Wednesday 11 May 2016

A Question of Authenticity

I mentioned a couple of weeks ago (here) that I am trying to grow my @ShiftingStories twitter account, not least with a view to publicising the book in the run up to the launch, in the hope of shifting a few more copies. That seems a reasonable and sensible thing to be doing.

However, something else happened that made me realise the need to manage the boundaries and ethics of promotion (and particularly self-promotion) with great attention. Someone I don't know sent me a request to connect on Linked-In. Normally, I ignore these or turn them down, or if I am feeling nervous about whether it's someone I have met and forgotten, send a note asking when we met.

But this time, because growing my social media presence is on my mind, I accepted. I then got a message back, quite friendly, but very much about promoting this chap's business. Not too bad, but not quite the spirit of the thing, I think. But then, and this is what grated, he endorsed me for five skills: executive coaching, leadership development and so on. Yet, to my knowledge, we have never met, still less worked together.

All of which made me feel that this was somewhat insincere - untruthful even. And worse, that by accepting his initial request, I was colluding with this dishonesty.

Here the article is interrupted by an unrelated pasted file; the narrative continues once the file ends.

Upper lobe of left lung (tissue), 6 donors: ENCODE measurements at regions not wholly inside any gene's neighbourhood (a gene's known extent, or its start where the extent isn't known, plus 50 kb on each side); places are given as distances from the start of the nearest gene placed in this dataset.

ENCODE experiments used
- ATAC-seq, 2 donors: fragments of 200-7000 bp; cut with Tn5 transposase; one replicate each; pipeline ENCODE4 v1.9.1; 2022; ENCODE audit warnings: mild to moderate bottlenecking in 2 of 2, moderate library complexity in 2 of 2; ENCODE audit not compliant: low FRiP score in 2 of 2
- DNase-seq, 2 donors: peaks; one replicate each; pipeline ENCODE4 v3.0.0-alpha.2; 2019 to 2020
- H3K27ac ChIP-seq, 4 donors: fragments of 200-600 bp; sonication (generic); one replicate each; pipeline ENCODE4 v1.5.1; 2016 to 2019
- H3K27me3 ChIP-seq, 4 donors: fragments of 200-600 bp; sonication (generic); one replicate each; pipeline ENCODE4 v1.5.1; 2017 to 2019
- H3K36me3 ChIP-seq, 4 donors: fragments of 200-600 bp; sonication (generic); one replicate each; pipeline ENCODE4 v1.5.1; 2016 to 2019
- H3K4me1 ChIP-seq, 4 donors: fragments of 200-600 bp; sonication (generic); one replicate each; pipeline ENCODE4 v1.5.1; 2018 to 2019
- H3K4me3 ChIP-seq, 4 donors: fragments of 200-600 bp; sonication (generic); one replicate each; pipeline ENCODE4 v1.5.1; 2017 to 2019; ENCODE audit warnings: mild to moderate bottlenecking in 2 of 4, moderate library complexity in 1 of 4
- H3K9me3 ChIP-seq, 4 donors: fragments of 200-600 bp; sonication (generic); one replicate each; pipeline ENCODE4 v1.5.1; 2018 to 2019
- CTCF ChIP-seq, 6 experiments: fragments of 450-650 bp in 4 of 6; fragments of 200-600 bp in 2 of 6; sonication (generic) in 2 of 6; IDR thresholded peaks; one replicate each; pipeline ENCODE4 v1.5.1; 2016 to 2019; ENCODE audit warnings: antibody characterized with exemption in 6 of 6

The irony, of course, is that following this blatant flattery, I am much less likely to do business with him than I would have been if he had left it at the straight promotional plug - which at least had the virtue of honesty. Apart from anything else, why should I believe those quoted on his page as endorsing him?...

And that gives me pause for thought about how best to promote my book. Overt promotion is I think absolutely appropriate. I have written and published it for a reason: I think I have something of use and interest to say, and I want people to read it. Growing the book's Twitter account very deliberately seems appropriate too: it is transparently an account for the book, and it is in the nature of Twitter to connect with people you don't know. But there is clearly a boundary, and I think you cross it once you start feigning interest in things or people you are not interested in, and that you are way over it once you start giving feedback on people you have never met (or books you have never read, come to that).

Of course, I may be doing the chap an injustice: I notice we have several connections in common, and it may be that they have all been singing my praises to him, so he feels he can endorse me with total honesty. I would like to believe that, I really would. But I have my doubts...

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